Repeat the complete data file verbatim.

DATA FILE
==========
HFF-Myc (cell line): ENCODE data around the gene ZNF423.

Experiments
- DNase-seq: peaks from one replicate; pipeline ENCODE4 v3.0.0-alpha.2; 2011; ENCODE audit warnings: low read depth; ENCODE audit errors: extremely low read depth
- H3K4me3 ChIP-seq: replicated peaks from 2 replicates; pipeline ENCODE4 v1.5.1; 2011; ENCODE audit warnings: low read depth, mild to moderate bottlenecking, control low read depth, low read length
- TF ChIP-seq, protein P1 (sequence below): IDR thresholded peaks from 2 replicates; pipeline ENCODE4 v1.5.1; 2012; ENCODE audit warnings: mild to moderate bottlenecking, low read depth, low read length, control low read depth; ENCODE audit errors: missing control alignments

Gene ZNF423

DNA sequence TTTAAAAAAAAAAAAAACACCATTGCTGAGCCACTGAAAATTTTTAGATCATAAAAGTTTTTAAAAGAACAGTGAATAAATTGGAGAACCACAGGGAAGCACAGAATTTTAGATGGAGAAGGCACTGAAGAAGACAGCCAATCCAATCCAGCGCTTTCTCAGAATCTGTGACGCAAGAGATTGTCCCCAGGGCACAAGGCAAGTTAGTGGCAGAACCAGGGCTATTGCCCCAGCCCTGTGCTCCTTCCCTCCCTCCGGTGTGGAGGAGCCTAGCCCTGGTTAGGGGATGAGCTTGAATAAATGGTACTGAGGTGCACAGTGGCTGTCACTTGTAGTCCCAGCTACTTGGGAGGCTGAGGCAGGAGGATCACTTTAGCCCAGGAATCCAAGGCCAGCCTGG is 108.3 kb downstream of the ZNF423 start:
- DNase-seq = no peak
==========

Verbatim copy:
HFF-Myc (cell line): ENCODE data around the gene ZNF423.

Experiments
- DNase-seq: peaks from one replicate; pipeline ENCODE4 v3.0.0-alpha.2; 2011; ENCODE audit warnings: low read depth; ENCODE audit errors: extremely low read depth
- H3K4me3 ChIP-seq: replicated peaks from 2 replicates; pipeline ENCODE4 v1.5.1; 2011; ENCODE audit warnings: low read depth, mild to moderate bottlenecking, control low read depth, low read length
- TF ChIP-seq, protein P1 (sequence below): IDR thresholded peaks from 2 replicates; pipeline ENCODE4 v1.5.1; 2012; ENCODE audit warnings: mild to moderate bottlenecking, low read depth, low read length, control low read depth; ENCODE audit errors: missing control alignments

Gene ZNF423

DNA sequence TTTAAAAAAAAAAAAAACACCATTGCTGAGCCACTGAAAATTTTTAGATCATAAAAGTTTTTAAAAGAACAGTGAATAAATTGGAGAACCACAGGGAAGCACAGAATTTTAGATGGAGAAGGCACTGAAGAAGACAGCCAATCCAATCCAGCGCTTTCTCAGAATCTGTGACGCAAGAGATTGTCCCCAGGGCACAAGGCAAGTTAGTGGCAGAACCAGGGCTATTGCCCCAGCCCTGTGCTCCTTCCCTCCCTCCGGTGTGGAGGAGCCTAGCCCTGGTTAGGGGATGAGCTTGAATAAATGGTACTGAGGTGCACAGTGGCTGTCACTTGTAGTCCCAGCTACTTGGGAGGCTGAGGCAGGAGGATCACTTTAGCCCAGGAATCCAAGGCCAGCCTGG is 108.3 kb downstream of the ZNF423 start:
- DNase-seq = no peak